Re:Uh, sure.. (1)

AaronLS (1804210) | about 4 months ago | (#47336631)

Granted VS can be pretty annoying, it shouldn't be hanging crashing that much. Extensions, even the really cool looking ones, have stability issues. I used to have more issues until I ditched almost all the extensions I had installed.

Do you have it setup to get-latest from TFS on solution open? I only get latest before I checkin to verify that there are no conflicts. This minimizes changes and dependency rebuilds. Sure YOU didn't change anything, but if you have it configured to get latest when you open solution, you are bound to get other peoples changes in dependencies.

Why Cancel at #6? That's only going to put you back at #1. You're making an annoying problem into an impossible never ending problem. Was your plan to cancel the build, and then have a stern talking to with the compiler and ask it not to compile dependencies? Only way you are going to control that is to reference DLL's instead of projects, which obviously isn't a solution, but point being if it decides for whatever reason it wants to compile a dependency, you aren't going to make things better cancelling the build.

Re:Uh, sure.. (5, Insightful)

DataPath (1111) | about 4 months ago | (#47336427)

Obviously false.

Emacs comes with a built-in psychoanalyst - a critical feature for any experienced developer. Especially one using Emacs.

Visual Studio lacks such a feature, so the logical conclusion is that developers using Visual Studio are simply inexperienced.

Although, to be fair, Emacs isn't properly an IDE, it's an OS that comes with IDE features.

Re:Uh, sure.. (4, Funny)

Anonymous Coward | about 4 months ago | (#47336701)

And there's even a vi plugin for it that turns it into a text editor!

Re:Uh, sure.. (-1)

Anonymous Coward | about 4 months ago | (#47336579)

Visual Studio is Microsoft garbage. The fact that it's proprietary software means that it's automatically trash in my eyes. Same for Apple's trash.

Re:Uh, sure.. (-1)

Anonymous Coward | about 4 months ago | (#47336673)

You are a stupid fuck wit, you mouth breathing neck beard.
Fuck you I hope you catch fire and die.

Or even better, don't die and live a life of constant pain.

Re:Uh, sure.. (1)

Nutria (679911) | about 4 months ago | (#47336321)

(for example: number of attached hands).

This was written to satirize the number of huge emacs chords, but is actually a valid point: since I only have one hand capable of keyboarding, emacs is a non-starter for me.

Re:Uh, sure.. (1)

halfdan the black (638018) | about 4 months ago | (#47336619)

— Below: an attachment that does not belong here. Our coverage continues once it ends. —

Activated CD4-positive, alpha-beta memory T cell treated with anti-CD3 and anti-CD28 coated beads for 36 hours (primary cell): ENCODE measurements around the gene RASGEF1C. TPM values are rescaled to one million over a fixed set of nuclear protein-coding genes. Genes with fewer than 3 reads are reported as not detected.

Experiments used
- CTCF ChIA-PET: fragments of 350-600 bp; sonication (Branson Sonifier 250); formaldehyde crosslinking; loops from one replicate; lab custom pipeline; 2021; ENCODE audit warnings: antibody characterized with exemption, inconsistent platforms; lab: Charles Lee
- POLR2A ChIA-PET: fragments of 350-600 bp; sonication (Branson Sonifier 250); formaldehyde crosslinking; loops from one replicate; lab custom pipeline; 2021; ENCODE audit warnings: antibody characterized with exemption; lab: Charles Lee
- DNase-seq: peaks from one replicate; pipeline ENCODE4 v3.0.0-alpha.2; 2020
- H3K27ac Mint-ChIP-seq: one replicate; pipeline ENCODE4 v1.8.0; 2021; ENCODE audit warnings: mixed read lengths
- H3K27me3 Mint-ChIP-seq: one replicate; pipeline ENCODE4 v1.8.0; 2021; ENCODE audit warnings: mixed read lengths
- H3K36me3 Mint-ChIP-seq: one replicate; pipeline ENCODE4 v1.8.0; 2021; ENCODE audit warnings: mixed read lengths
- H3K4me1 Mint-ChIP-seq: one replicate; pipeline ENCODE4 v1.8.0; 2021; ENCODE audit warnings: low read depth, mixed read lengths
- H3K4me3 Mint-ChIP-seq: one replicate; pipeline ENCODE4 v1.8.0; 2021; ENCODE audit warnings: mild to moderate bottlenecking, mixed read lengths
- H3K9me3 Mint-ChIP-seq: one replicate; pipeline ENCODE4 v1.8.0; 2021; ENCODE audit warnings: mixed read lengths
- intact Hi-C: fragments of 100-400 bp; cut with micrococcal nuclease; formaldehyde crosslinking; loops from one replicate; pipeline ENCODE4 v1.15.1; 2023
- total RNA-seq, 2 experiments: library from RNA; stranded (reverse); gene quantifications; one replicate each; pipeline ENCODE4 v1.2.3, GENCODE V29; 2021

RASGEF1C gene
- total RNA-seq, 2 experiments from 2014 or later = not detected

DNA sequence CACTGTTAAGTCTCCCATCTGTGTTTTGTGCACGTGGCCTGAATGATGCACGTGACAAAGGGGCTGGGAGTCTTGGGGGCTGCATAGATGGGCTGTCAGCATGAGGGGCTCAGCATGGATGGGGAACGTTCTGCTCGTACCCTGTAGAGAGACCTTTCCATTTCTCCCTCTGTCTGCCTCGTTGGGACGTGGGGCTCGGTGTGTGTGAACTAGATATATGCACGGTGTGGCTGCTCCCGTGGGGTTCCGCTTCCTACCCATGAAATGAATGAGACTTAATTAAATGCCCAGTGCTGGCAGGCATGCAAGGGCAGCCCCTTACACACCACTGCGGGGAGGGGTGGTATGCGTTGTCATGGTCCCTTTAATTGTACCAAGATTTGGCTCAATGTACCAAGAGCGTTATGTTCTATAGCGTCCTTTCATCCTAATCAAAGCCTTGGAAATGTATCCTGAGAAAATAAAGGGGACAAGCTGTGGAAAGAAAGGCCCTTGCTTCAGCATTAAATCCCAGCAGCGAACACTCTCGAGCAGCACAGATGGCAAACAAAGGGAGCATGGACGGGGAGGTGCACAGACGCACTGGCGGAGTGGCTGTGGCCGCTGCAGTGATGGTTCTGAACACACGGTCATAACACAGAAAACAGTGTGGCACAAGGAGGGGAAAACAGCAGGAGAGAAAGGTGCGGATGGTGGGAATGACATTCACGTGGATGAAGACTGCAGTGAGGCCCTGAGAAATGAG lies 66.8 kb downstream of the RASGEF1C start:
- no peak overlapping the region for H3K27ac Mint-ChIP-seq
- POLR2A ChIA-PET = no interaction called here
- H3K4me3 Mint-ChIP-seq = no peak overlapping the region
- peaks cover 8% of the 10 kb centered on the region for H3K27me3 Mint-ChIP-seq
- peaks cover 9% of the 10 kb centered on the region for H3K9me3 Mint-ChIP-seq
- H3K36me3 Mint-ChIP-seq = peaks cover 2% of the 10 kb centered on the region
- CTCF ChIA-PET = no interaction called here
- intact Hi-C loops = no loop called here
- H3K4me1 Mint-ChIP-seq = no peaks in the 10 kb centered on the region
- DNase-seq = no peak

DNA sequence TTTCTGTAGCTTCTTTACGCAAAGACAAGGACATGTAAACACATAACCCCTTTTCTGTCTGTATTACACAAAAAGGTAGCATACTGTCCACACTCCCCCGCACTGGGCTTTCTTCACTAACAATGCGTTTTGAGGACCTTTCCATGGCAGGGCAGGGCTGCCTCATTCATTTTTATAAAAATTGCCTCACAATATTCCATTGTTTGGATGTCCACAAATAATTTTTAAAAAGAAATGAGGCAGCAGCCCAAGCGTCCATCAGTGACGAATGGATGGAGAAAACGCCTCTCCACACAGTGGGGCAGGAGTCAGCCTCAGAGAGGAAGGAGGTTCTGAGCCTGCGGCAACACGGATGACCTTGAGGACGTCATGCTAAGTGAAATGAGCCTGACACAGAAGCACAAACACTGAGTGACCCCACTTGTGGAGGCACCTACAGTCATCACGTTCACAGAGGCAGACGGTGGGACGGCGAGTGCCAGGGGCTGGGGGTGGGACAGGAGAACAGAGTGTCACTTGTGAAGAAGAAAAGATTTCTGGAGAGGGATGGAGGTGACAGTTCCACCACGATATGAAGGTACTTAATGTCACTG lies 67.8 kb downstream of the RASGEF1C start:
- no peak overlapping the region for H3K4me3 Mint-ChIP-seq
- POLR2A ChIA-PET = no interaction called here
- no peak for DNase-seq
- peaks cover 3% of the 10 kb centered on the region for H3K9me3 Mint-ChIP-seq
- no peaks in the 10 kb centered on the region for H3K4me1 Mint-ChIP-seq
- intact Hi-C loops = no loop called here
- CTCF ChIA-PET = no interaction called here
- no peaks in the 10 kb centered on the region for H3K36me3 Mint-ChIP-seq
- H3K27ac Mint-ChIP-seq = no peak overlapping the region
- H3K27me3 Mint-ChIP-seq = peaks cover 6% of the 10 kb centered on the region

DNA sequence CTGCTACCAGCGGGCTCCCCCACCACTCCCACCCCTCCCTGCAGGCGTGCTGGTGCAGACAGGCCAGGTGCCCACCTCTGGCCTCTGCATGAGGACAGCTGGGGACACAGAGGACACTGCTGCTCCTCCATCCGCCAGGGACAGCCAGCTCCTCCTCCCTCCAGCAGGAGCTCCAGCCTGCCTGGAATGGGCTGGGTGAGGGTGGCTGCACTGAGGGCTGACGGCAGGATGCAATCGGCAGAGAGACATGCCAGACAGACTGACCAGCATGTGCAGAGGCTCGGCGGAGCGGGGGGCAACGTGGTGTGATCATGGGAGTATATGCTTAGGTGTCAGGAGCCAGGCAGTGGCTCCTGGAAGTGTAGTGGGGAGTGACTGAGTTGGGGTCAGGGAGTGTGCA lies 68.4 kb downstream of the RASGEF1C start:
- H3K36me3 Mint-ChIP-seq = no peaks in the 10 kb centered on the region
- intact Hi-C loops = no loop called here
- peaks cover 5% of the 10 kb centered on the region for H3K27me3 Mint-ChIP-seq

WHAT!?!?!

Apple is probably the king of the designated editor group, with microsoft coming in at a close second. These are relatively closed stacks and have purpose built (and pretty decent) tools to work with them, so most people do

If anything, Windows is the absolute king of languages that CAN ONLY BE USED IN THIER IDE. Take a look at Visual Basic, completely tied the VB mouse clicky clicky IDE, then of course there used to be a company called Borland which also made mouse clicky clicky languages like Delphi, a variant of Pascal that was locked to an IDE, I think they also tried to do the same with a version of C++. Then of course, there was Microsoft MFC which was so bad that that they had to write an IDE to even use it.

Uh, sure.. (0)

Anonymous Coward | about 4 months ago | (#47336733)

I know I'm seriously alone on this one, but on occasion I do vb.net in vi (slickedit)

Emacs, vi, IDE (3, Insightful)

mrflash818 (226638) | about 4 months ago | (#47336249)

In that order.

Re: vi, Emacs or IDE (1)

bobbied (2522392) | about 4 months ago | (#47336333)

In that order.

FIFY.... (IMHO)

Everybody doing Linux work needs to know VI, at least well enough to get Emacs running. If you want to do an IDE, you are going to need X which used to require editing that huge config file where I used VI. Why bother with Emacs, unless you write LISP code anyway... Syntax highlighting? Does that even work in the terminal version?

Re: vi, Emacs or IDE (-1)

Anonymous Coward | about 4 months ago | (#47336391)

Why would you run any editor but GNU Emacs on a GNU/Linux system? Vi is not GNU.

Re: vi, Emacs or IDE (0)

Anonymous Coward | about 4 months ago | (#47336543)